In defence of…waiting

Traffic light on red

Does this sight turn you red with rage?

I am not the world’s most patient woman so it stands to reason waiting for anything entails quite a lot of foot-fidgeting and finger-tapping. There’s a level crossing in my village that just knows when I’m coming, I’m sure. The sight of the gates lowering and the red lights flashing are enough to send me into an apoplectic rage – not to mention the agonising plod of the steam train as it shuffles into the station. It’s not easy for me to imagine waiting could be beneficial but according to Harvard Professor, Robert Epstein, I should embrace waiting.Whether we’re stuck in traffic or waiting for the right partner to rock up and fall in love with us, he says: “Long periods of inactivity are eventually followed by breakthroughs.” Okay but I’m already thinking: “How long is ‘long’ in this scenario?” Perhaps I’m a hopeless case.

Here I am having to wait though – and it’s a wait I have absolutely no control over. It’s baby’s due date today. She’s not officially late yet but I’m already eyeing the bump with suspicion…will she turn out to be one of those tardy people I can’t abide, I wonder? Let’s be clear, this would make bump her father’s daughter. Mr. N has the unique ability to turn ample time into disintegrating grains of sand with little drama in between. Inexplicable. His ‘short nap’ before his sister’s wedding meant I had been to the hairdresser, glammed up – precision cat eyes and all – tugged my dress over my huge bump and was at the door before he’d even suited-up. Eight months pregnant and in fashionably nude heels, I easily lapped him! Cue half an hour writing out the card, filling my envelope clutch with cereal bars ‘just in case’ and huffing and puffing whilst I waited for him. It’s definitely time for me to heed to advice of Professor Epstein. He’s a Harvard expert after all. Maybe I should give waiting a try…with a modicum of patience on the side.

According to Epstein, when we’re waiting: “We get to observe with far more concentration than usual.” So, what have I observed whilst waiting for the labour pains to kick in? Actually, many things. For one, I observed The Killing series 1 and 2 in two days…a series I’ve been trying to get through on and off for nearly a year. That’s the first tick in the box for waiting but I don’t think it’s quite what the good professor means. I’ve also observed the cleaner ‘fettling’ out my kitchen cupboards. To my great shame, my nesting instinct has mostly been ‘observed’ vicariously through her efforts. Don’t judge me: I don’t normally have a cleaner but, hey, all this time waiting provided me with the perfect clarity to realise I needed one. It’s certainly a breakthrough but I still don’t think it’s what Professor Epstein is getting at.

If I’ve had a breakthrough at all it’s that I’m happy going slowly. That might not sound like a miraculous revelation but, for me, it’s akin to finding out the Earth is flat after all. I’ve spent the last nine months juggling teaching English, flogging myself to death at my MA in journalism and waddling around a newspaper office to make absolutely sure I didn’t miss out on vital work experience. The Content Editor at the paper where I interned was agog every time I managed to sidle through the door. He seemed to think I would spontaneously combust at the abdomen and would eye me disapprovingly across the desk. Of course he never dared voice concern – every married man with children knows you don’t take on a determined pregnant woman – but there was always this quiet disbelief in the arch of his eyebrows. When one day I finally admitted defeat and went home early, I’m sure I caught a flash of gleeful relief rush across his face. He may have even mopped his brow (or that might be my imagination embellishing). At the time, it didn’t matter to me that I had nothing left to do that day, or that I’d accomplished a lot for an intern, or that I was absolutely knackered and potentially unsafe to drive home, I still felt a little shard of failure stabbing me as I climbed into my car and pushed the ignition!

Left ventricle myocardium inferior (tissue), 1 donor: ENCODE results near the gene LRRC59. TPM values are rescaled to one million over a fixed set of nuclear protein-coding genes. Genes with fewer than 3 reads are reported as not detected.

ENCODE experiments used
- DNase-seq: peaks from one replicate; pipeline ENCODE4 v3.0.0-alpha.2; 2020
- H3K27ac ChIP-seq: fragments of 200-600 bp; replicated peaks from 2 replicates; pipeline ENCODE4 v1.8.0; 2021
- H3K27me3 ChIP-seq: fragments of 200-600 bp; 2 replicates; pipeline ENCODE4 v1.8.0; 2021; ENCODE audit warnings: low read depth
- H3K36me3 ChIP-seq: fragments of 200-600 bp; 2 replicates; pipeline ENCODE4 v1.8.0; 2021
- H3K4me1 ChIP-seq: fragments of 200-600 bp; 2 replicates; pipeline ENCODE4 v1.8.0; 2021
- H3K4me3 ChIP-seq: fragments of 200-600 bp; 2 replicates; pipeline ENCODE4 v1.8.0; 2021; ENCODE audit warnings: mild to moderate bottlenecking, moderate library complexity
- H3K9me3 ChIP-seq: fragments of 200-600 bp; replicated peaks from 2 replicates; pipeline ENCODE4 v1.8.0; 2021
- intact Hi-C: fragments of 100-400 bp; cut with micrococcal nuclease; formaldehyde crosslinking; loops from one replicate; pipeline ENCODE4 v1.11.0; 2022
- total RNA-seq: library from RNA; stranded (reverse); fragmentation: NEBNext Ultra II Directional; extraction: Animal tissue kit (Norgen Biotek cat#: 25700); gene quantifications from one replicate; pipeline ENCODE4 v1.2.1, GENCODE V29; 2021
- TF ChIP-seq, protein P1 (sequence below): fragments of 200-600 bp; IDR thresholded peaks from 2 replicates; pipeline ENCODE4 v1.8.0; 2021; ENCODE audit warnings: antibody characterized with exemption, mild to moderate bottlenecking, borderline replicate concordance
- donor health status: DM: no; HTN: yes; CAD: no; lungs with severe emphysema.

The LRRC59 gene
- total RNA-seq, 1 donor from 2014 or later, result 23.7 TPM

When I started maternity leave, I wondered what on Earth I would do with all these eons of time. How would I sleep at night with such unfulfilling days? Yet I haven’t looked back. All this time has worked wonders on my impatience. I’ve baked cakes, cooked dinner (almost) every day, strolled out for lunch and met friends. I’ve loaded up my Kindle, enjoyed the buds on the trees whilst waiting for the previously pesky level crossing to guard its steam train through the tracks. I’ve even watched the smoke linger in the sky as the barrier was raised…and maybe got an angry beep from the driver behind when I didn’t notice the cue to carry on driving. In short, I may just have discovered the good life…and I’m not at all in a hurry to load up my plate again. My life from here is going to be balanced and wonderfully dawdling.

Professor Epstein thinks modern life has us all conned: “As a rule, we take our cues from the media, which generally glorifies wealth and speed.  It’s hard to find any public messages these days that extol the quiet, simple life.” Well, here’s one. This is one expectant mother that intends to take come over all Felicity Kendal, throw on some tatty old clothes, breathe the fresh air and appreciate the time on my hands today. Let’s face it…I won’t be free to do it for much longer anyway. Bump, take all the time you need.

Join the debate on Twitter – what do you want to defend today?

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